GR: On ecommerce portals, transactions are higher and average basket size is Rs 700-800. This is not the same as monthly spends. There are still many people who do not depend on MPF; they use it as a snack/supplement combined with homecooked food. On the other hand, there are people who rely completely on MPF for their pet’s nutrition.
YS: What are the steps you took to build your brand in India?
GR: A significant part of our brand building has been educating the retail trade and pet parents about the product and its benefits. This is a process that needs to be in tandem with distribution; without education the product will simply lie on the shelf and vice versa.
Our branding philosophy is rooted in our principle of freedom. As a company, we don’t look at spending money on promotions thoughtlessly. When we entered the country, we started by making our presence felt at specialty pet stops or veterinary clinics to educate pet parents about different nutritional needs and how home-cooked food did not provide all of them. As more consumers started buying, we made our products available at supermarkets and stores.
YS: Why must pet parents know about the calorie programme?
GR: From very early on, we launched an intensive calorie programme. We involved promoters to tell walk-in customers about pet nutrition. We followed this up with a coupon for them to make a purchase. We started scaling up market reach by advertising on TV and in print.
The idea was to start building awareness and work towards product penetration, and we did a lot between 2008 and 2014. By that time, Pedigree was almost synonymous with dog food. In that phase, we built a lot of brand awareness. People may not have known why they should buy it, but they knew there was a dog food called Pedigree.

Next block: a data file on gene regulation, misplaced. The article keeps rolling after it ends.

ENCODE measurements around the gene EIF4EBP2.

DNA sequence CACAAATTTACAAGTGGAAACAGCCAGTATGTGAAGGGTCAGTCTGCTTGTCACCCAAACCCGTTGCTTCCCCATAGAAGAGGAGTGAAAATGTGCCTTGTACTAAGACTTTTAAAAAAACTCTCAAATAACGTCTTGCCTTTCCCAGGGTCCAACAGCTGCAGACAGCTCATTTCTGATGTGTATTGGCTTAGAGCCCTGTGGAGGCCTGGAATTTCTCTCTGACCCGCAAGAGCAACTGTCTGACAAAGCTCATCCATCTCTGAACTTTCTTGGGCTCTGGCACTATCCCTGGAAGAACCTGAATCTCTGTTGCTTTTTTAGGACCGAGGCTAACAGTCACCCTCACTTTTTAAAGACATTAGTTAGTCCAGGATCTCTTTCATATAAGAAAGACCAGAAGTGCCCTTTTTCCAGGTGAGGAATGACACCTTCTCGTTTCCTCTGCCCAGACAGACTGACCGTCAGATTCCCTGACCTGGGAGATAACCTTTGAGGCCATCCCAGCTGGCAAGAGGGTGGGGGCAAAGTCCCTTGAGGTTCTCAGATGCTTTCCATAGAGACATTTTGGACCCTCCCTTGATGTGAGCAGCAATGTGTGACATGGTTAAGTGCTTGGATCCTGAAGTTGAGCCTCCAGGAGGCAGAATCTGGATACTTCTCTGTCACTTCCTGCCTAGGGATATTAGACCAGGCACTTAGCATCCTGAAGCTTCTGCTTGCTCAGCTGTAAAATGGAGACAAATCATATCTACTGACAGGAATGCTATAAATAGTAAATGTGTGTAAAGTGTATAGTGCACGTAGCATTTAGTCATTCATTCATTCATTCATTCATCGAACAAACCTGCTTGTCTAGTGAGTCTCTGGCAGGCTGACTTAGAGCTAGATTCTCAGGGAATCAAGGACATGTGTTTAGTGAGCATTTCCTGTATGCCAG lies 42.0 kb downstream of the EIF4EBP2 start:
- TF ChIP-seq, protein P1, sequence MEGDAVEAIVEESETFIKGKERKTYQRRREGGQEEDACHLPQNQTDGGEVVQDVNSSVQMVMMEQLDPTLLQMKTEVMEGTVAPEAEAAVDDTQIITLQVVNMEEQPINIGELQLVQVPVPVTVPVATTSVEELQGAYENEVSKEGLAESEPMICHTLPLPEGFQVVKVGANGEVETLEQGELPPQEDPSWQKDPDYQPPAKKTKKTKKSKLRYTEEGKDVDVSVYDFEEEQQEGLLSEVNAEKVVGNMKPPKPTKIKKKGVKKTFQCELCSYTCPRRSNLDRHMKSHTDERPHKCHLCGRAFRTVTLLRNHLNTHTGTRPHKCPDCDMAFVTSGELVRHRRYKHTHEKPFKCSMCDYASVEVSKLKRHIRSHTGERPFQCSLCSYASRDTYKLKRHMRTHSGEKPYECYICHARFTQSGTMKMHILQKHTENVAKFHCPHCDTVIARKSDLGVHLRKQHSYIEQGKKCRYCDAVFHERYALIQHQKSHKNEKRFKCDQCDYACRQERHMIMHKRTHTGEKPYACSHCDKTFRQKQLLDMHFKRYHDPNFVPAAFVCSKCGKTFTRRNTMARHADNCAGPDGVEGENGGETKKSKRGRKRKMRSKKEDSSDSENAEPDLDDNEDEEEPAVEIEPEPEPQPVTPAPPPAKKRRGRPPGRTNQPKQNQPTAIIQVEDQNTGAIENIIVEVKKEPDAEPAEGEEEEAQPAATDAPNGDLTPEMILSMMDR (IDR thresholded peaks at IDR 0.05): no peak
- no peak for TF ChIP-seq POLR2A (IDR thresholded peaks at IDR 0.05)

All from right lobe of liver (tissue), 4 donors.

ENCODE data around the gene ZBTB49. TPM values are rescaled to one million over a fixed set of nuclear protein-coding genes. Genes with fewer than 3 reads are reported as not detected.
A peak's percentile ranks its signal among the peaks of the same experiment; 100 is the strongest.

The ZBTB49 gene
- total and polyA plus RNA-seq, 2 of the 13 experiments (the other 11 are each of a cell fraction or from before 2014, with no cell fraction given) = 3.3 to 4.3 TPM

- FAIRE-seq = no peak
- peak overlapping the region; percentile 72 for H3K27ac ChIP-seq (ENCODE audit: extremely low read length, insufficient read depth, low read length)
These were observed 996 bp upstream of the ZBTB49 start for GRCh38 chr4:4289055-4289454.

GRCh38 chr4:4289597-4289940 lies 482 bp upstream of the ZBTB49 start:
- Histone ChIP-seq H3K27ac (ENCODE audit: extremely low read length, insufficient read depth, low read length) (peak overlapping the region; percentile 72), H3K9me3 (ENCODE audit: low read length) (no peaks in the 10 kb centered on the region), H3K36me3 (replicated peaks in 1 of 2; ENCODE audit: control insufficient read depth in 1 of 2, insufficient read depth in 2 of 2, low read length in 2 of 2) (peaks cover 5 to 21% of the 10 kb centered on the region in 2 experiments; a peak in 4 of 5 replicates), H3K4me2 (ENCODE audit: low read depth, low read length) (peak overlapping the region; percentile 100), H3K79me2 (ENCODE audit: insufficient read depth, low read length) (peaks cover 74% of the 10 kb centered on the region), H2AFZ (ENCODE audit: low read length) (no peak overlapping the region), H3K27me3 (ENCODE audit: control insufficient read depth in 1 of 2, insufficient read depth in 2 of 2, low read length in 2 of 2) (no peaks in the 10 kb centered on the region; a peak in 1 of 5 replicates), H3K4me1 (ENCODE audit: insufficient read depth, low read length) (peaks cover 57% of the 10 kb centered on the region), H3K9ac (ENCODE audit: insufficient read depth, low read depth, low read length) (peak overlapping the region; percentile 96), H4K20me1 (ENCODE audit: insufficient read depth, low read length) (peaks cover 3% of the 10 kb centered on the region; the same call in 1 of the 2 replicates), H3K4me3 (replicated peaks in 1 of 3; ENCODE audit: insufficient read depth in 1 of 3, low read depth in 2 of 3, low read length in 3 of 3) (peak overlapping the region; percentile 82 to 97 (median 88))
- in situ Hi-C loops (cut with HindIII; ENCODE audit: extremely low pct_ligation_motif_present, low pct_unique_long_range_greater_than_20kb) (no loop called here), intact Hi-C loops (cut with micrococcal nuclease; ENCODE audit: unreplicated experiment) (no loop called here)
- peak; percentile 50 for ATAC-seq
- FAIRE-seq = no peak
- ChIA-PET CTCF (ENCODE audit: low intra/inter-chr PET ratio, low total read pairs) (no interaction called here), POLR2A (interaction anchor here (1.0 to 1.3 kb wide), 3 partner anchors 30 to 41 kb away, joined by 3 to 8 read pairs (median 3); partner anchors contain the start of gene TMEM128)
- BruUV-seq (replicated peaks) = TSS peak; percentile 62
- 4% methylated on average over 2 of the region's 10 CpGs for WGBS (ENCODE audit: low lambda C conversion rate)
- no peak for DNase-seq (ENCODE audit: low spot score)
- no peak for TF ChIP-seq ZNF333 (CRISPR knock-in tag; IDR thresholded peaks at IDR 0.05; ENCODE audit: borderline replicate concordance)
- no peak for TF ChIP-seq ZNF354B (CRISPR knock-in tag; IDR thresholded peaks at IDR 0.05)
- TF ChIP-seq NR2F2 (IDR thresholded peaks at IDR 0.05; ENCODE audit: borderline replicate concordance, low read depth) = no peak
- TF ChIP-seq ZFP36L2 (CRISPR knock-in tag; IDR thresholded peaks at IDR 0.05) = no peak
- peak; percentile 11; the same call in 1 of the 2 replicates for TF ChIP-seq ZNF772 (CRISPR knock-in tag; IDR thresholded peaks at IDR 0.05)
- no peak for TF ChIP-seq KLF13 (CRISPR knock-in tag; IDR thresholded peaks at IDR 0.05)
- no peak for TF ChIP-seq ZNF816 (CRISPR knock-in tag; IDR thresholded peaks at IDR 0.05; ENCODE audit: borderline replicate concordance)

From there, we made a bit of a switch–we started pushing the reason to believe and buy. We started our campaign on the five signs of good health, reiterating the benefits of switching to pet food. We also moved from TV to digital. Today, we are more focused on digital media.
YS: How difficult is the market to capture in India?
GR: India has about 300 million urban households, and 10 percent of urban Indians have pets. We are advertising on TV, but at certain times in the year. It’s the same on print.
But from 2015 onwards, we went digital. This meant we could focus a lot more on people with an affinity towards pets. And then, we were also talking about a reason to believe, the five signs of good health, and more. We can connect with the community on digital channels. People who have said they are dog lovers or cat lovers watch pet-related videos. You can target them very specifically, which makes it more effective.
We started building our presence in supermarkets and general stores. In specialty stores, typically a non-pet owner is not likely to see the brand. But today, even if you don’t have a pet, you are likely to see the brand in a supermarket. This goes back to our journey, which began with creating awareness.
YS: Were there any other challenges?
GR: It’s been quite a journey. I recall that it was difficult to go to outlets and convince retailers to stock the product. In fact, we did face a lot of resistance in the initial phase in cities like even Mumbai, where store owners – mainly Gujaratis or Jains – would refuse to stock non-vegetarian products. We would often say: “Look, you have Maggi, which has non-vegetarian too.”
Apart from the resistance, the shop or the category person in the trade gives you only so much mind space when you are a small brand. But what we did is invest in a few of the stores, paying for premium positioning. That helped. And once you are established, you build on it.